National Park Service begins $817,000 repair of historic Stone Bridge at Manassas battlefield

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Date: October 3, 2017
Contact: Ray Brown, 703-361-1339 x1203
Contact: Jenny Anzelmo-Sarles, 202-619-7177

MANASSAS, Va. —Historic Stone Bridge — near the site where the first shots were fired during the first battle of the Civil War— is about to get a major facelift. Construction to stabilize the bridge foundation, repair historic stone masonry and repave the surface begins the week of October 9 and is expected to wrap up in January 2018. The bridge will remain open during most of the work.

Missing and damaged stones on the exterior of the bridge will be replaced and repaired using techniques employed when the bridge was completed in the 1880s. Additional work includes repairing damage to the center pier caused by years of erosion and replacing the deteriorating cement coating on the underside of the bridge. While some contemporary methods and materials will be used to ensure long-term durability, this work will not change the bridge’s historic look and feel.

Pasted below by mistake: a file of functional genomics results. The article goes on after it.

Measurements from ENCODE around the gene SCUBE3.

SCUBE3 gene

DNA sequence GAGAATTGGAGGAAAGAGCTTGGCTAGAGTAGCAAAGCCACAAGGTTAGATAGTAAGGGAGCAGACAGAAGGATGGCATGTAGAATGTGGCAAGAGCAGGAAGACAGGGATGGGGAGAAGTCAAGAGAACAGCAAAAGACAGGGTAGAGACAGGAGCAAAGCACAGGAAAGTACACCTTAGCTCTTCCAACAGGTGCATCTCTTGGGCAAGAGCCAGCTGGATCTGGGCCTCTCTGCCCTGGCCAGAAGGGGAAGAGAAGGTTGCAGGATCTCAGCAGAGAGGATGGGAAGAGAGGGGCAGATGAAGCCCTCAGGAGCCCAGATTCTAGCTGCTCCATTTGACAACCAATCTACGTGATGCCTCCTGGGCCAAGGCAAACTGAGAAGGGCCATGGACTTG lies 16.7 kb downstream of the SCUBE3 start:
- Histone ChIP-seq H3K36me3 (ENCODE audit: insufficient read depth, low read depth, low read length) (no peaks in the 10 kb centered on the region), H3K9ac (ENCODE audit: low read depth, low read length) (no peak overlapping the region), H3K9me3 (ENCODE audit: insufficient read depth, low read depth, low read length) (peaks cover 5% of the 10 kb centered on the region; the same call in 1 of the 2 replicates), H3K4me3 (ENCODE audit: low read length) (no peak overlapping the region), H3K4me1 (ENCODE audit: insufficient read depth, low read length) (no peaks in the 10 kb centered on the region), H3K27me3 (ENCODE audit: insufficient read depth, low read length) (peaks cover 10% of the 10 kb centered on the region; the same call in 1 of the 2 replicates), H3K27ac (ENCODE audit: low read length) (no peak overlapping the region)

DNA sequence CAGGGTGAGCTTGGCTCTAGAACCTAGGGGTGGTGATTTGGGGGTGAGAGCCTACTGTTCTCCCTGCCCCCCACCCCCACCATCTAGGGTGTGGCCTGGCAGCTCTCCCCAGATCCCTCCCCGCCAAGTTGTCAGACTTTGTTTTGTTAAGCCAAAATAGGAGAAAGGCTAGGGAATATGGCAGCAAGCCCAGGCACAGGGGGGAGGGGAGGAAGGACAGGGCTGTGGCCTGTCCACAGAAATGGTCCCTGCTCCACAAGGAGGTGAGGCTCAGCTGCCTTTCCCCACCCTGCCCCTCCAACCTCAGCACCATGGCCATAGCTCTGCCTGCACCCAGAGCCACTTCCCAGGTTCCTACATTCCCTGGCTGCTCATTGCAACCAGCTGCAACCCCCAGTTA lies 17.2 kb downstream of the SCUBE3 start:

For one to two weeks in late November and/or early December, the bridge will close while crews replace the surface people walk across. For safety, visitors are reminded to remain cognizant of the construction work and follow any detour or routing directions. The parking area near the bridge will remain open throughout the project.

During the First Battle of Manassas (Bull Run), Union artillerists positioned east of the bridge fired the opening shots of the battle over the stream crossing on the morning of July 21, 1861. Originally built around 1825, Stone Bridge survived the First Battle of Manassas only to have Confederate forces destroy the span in March 1862. Union army engineers constructed a temporary wooden span over the bridge ruins in 1862, and the Union Army of Virginia used this wooden bridge during the Second Battle of Manassas (Bull Run) in late August 1862. The present-day Stone Bridge was completed in the 1880s on the site of the earlier bridge, and remained open to vehicles until the mid-1920s.

This important project was funded, in part, through a Virginia Department of Transportation, Transportation Alternatives Program grant.

Want to learn more or stay up to date? Visit or project website at go.nps.gov/manassasstonebridge. And be sure to follow us on Facebook and Twitter.



Last updated: December 21, 2017

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